Many classes of non-steroidal medications induce angle-closure glaucoma, which is also called narrow angle or closed-angle glaucoma. Angle-closure is often acute and can quickly turn into a medical emergency due to a rapid rise in IOP, which causes sudden pain, red eyes and blurred or reduced vision. However, it can also develop chronically either following an acute case or as the chamber angle gradually closes, resulting in a slow increase in pressure.

Medications that can cause angle-closure glaucoma include:

  • Tricyclic antidepressants
  • Monoamine oxidase inhibitors
  • Antihistamines – H1- and H2-blockers
  • Antiparkinsonian drugs
  • Antipsychotic medications
  • Antispasmolytic agents
  • Topical anticholinergic or sympathomimetic dilating drops
  • Sulfonamides – May induce angle-closure glaucoma by causing anterior rotation of the ciliary body, but this is a rare reaction.

Unlike sulfa drugs, most medications cause angle-closure glaucoma by triggering pupil dilation, which pushes the lens against the iris and blocks the flow of aqueous humor.

A literature review published in the February 2016 issue of the Journal of Glaucoma suggests that you should be on the watch for these specific drugs that may present a higher risk for bilateral acute angle-closure glaucoma:4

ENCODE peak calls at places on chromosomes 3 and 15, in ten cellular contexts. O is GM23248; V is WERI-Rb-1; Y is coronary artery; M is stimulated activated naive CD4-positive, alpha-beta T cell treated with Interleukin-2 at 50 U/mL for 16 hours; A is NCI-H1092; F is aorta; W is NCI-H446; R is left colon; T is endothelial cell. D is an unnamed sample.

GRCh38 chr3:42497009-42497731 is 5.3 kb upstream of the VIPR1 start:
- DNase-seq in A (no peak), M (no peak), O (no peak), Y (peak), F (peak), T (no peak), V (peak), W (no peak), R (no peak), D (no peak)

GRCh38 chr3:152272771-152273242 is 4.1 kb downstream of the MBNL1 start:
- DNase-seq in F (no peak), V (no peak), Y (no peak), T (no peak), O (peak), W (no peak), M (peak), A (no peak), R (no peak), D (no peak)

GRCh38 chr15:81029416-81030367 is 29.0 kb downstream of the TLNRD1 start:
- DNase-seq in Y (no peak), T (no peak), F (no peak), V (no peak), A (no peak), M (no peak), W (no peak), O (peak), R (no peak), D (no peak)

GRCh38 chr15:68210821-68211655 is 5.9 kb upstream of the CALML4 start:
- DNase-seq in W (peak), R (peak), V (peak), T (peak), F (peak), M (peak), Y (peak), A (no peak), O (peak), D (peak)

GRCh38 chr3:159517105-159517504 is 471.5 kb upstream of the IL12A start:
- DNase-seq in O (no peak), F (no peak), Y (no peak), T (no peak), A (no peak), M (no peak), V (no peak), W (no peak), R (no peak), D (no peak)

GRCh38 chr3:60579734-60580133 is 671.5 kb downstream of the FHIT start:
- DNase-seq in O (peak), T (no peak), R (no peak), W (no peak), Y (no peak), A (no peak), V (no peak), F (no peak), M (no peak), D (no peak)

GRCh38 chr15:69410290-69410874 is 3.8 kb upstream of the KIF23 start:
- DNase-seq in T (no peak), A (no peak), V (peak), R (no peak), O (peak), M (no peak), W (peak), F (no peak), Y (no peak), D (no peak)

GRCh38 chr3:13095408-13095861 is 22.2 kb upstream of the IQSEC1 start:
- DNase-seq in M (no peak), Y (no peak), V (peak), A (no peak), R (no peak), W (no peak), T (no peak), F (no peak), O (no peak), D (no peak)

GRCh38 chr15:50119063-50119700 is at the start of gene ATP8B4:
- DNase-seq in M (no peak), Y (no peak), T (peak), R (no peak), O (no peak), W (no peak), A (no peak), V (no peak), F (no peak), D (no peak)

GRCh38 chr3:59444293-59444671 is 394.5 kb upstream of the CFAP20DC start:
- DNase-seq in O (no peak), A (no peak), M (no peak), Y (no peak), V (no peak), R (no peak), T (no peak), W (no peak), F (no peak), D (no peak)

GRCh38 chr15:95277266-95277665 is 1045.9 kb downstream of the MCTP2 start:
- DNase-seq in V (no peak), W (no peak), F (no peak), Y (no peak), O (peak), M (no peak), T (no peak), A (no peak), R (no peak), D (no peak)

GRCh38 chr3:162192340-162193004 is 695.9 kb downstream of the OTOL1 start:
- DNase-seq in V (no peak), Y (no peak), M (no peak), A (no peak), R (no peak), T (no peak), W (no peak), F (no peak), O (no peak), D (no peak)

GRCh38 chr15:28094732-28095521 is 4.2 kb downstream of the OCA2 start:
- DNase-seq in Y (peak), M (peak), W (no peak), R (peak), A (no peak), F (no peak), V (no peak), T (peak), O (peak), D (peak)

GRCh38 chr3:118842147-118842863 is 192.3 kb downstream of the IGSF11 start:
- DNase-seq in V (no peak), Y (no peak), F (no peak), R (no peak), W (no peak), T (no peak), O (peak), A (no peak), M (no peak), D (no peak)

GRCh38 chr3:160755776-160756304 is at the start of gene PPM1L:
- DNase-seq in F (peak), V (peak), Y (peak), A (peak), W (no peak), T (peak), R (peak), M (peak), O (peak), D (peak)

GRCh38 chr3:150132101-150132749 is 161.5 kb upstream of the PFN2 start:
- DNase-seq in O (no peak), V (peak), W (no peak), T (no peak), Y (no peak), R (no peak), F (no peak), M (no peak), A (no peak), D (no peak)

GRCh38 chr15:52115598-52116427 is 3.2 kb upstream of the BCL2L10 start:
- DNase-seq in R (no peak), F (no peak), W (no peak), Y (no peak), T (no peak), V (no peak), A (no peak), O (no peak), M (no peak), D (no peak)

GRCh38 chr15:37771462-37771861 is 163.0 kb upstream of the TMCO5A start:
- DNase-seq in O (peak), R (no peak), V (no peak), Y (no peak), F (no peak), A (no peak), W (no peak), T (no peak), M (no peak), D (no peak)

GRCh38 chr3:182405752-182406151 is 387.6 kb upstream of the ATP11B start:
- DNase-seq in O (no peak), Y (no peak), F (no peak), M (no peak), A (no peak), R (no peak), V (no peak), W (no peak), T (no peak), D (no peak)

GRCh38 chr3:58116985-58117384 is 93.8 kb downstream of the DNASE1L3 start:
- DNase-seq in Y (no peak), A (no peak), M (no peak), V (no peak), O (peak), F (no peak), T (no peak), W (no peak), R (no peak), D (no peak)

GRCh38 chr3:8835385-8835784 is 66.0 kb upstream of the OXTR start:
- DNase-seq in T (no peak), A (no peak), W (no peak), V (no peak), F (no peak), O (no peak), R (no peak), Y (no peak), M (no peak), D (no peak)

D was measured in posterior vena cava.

• Acetazolamide
  • Bupropion
  • Cabergoline
  • Escitalopram
  • Flavoxate
  • Flucloxacillin
  • Hydrochlorothiazide
  • Mefenamic acid
  • Methazolamide
  • Oseltamivir
  • Topiramate
  • Venlafaxine

Raise Awareness During January and Year Round

If you want to take advantage of National Glaucoma Awareness Month, you can keep it as simple as putting up colorful posters reminding customers that glaucoma sneaks up and can affect vision before they have symptoms. Another good idea is a poster alerting patients who know they have glaucoma to consult the pharmacist before using any supplements or medications, including OTC products.

In the meantime, be sure to ask patients if they have hypertension, glaucoma or a family history of glaucoma before dispensing medications that could exacerbate or trigger the condition. Remember that most patients don’t get preventive testing for glaucoma—you may be the one health professional who can educate about glaucoma and nudge them toward a vision-saving eye exam.

Pharmaceutica North America provides prescription drug products including diclofenac sodium and lidocaine ointment, a diverse line of high-quality active pharmaceutical ingredients, and OTC supplements. Contact us today to talk about how we can support your pharmaceutical needs

Show 4 footnotes

  1. “Are You at Risk for Glaucoma?” January 2011, http://www.glaucoma.org/glaucoma/are-you-at-risk-for-glaucoma.php
  2. “Meds That Don’t Mix With Glaucoma Patients,” October 2012, https://www.reviewofoptometry.com/ce/meds-that-dont-mix-with-glaucoma-patients
  3. “Drug-Induced Glaucoma,” July 2014, http://emedicine.medscape.com/article/1205298-overview
  4. “Drug-Induced Bilateral Secondary Angle-Closure Glaucoma: A Literature Synthesis,” February 2016, https://www.ncbi.nlm.nih.gov/pubmed/25943730